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BOOK REVIEW: The Trauma Cleaner by Sarah Krasnostein

Wednesday, August 15, 2018

 

The Blurb (From Goodreads):

Before she was a trauma cleaner, Sandra Pankhurst was many things: husband and father, drag queen, gender reassignment patient, sex worker, small businesswoman, trophy wife…

But as a little boy, raised in violence and excluded from the family home, she just wanted to belong. Now she believes her clients deserve no less.

A woman who sleeps among garbage she has not put out for forty years. A man who bled quietly to death in his loungeroom. A woman who lives with rats, random debris and terrified delusion. The still life of a home vacated by accidental overdose.

Sarah Krasnostein has watched the extraordinary Sandra Pankhurst bring order and care to these, the living and the dead—and the book she has written is equally extraordinary. Not just the compelling story of a fascinating life among lives of desperation, but an affirmation that, as isolated as we may feel, we are all in this together.


My Thoughts:

I had some time free at the Sydney Writers’ Festival and so slipped in to hear Sarah Krasnostein talk about her debut work of biography, The Trauma Cleaner. I had seen people talking about it and recommending it on social media, and I knew it had won the $100,000 Victorian Premier’s Literary Award, but otherwise I knew very little about it.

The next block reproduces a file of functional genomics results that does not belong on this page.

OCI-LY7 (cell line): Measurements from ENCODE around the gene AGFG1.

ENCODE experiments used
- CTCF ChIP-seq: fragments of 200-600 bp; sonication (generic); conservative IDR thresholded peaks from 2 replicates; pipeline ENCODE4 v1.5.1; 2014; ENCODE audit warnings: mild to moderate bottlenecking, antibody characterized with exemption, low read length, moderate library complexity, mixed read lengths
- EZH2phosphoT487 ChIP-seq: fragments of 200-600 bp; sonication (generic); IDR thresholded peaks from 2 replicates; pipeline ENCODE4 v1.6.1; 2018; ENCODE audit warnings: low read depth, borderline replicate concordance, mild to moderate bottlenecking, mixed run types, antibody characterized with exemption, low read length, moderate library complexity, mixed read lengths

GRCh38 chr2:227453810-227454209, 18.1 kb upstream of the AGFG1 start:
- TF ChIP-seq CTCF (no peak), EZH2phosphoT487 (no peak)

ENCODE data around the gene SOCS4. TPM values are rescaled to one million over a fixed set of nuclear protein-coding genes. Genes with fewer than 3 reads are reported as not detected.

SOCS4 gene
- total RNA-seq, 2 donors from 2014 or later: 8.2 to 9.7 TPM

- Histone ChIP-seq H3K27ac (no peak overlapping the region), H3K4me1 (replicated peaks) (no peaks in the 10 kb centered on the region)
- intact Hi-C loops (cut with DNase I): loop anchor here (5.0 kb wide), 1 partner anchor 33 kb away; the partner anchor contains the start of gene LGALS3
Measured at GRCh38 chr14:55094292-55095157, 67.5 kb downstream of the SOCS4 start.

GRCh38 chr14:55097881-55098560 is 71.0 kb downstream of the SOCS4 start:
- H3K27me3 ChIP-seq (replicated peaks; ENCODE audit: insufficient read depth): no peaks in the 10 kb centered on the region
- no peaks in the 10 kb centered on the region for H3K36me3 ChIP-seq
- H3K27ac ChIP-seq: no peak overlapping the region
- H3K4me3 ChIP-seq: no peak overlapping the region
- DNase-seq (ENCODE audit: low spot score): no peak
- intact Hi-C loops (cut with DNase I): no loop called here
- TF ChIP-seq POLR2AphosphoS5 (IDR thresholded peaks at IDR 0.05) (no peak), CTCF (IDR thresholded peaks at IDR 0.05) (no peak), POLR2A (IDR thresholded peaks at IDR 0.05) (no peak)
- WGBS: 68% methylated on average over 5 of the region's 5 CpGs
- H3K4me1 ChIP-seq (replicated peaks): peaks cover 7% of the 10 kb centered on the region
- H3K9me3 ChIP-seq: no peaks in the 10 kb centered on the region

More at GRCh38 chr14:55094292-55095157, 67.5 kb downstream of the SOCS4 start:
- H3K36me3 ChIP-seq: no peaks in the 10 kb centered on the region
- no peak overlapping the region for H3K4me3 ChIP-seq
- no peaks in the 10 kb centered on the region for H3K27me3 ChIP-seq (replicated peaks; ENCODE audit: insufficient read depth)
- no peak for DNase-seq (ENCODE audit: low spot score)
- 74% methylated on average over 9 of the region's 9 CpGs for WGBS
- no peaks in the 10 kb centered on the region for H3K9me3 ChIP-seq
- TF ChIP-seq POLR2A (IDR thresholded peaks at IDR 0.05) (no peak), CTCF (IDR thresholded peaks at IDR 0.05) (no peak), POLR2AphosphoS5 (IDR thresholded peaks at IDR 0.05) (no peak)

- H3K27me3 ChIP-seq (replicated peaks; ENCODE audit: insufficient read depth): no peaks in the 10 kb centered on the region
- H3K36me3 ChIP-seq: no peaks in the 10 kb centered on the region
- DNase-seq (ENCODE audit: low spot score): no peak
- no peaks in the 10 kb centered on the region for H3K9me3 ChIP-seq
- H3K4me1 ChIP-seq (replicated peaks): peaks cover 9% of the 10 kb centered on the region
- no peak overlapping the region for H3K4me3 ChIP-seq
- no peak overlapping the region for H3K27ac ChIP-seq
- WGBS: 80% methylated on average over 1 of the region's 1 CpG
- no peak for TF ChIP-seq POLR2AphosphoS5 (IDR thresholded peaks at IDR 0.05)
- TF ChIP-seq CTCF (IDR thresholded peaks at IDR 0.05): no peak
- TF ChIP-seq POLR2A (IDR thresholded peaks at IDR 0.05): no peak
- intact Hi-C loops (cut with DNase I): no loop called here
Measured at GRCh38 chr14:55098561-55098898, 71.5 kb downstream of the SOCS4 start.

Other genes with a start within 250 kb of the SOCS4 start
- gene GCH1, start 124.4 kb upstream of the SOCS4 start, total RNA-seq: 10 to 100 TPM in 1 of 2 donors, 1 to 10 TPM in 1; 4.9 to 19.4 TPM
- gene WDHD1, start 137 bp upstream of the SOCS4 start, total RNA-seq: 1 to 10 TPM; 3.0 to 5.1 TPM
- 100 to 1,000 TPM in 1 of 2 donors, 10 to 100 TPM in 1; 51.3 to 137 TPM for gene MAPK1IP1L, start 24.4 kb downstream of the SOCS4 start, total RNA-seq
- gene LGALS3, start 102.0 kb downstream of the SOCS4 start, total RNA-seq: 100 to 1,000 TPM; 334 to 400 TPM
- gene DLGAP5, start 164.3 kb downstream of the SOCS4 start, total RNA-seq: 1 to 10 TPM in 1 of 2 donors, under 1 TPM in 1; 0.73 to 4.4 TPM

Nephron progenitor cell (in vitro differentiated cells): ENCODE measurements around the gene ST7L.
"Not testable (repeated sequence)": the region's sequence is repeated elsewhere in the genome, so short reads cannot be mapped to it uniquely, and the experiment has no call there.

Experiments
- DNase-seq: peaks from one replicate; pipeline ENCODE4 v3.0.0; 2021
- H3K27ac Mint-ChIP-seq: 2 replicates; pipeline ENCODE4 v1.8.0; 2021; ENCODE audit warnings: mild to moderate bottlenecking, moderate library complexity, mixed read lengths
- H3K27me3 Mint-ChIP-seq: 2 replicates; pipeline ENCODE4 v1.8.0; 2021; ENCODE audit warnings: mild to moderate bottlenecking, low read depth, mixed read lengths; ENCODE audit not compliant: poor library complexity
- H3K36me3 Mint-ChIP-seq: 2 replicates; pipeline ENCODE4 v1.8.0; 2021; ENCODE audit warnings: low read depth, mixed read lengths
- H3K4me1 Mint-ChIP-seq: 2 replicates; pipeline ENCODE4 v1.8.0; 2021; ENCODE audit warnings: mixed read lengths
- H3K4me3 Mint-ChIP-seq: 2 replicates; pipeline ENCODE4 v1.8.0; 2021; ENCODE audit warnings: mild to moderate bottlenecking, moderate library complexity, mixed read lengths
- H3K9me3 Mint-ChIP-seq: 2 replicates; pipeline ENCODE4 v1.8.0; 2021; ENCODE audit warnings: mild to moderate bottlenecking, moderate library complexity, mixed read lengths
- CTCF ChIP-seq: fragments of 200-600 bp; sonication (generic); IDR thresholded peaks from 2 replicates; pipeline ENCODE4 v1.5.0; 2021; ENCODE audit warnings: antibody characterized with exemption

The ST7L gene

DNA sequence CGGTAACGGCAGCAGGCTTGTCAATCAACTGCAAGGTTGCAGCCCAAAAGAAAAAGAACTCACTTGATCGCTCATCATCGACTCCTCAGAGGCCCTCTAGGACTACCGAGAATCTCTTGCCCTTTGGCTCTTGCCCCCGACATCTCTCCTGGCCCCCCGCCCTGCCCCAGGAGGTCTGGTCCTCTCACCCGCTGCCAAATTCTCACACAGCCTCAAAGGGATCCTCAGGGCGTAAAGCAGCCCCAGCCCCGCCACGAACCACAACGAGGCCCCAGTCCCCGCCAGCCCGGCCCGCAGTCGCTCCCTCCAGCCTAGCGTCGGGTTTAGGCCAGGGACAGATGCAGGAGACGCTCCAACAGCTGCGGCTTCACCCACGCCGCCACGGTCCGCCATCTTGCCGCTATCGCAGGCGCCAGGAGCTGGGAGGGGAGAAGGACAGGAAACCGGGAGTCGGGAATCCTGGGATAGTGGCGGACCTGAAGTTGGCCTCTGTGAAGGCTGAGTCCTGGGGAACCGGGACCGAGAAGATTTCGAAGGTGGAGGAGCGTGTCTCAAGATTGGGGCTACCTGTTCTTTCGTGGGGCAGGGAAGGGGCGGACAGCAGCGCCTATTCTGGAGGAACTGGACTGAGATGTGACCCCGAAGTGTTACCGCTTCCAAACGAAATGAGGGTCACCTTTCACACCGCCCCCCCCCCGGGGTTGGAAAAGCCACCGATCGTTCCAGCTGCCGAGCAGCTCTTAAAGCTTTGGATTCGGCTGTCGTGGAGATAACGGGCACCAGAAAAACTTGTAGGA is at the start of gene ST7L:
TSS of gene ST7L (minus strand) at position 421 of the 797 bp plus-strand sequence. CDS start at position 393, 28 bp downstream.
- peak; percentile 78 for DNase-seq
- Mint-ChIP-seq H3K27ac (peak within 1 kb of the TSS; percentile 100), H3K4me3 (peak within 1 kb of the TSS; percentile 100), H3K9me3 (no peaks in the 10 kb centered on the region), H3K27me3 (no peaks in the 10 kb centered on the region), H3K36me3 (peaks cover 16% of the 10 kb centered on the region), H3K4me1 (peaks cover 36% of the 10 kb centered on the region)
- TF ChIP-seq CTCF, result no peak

Sarah Krasnostein spoke so intelligently about her transformative journey in writing this book that I bought it at once, and asked her to sign it.

Basically, Sarah was at an academic conference one day when she saw a tall blonde woman sitting at a table with an oxygen mask and a fanned-out pile of brochures about her company. ‘Specialised Trauma Cleaning Services’. Sarah was intrigued, picked up a copy and read it through several times.

“People do not understand about body fluids,” the brochure read. “Bodily fluids are like acids. They have all the same enzymes that break down our food. When these powerful enzymes come into contact with furnishing and the like, deterioration is rapid. I have known enzymes to soak through a sofa and to eat at the springs, mould growing throughout a piece of furniture and I have witnessed the rapid deterioration of a contaminated mattress.”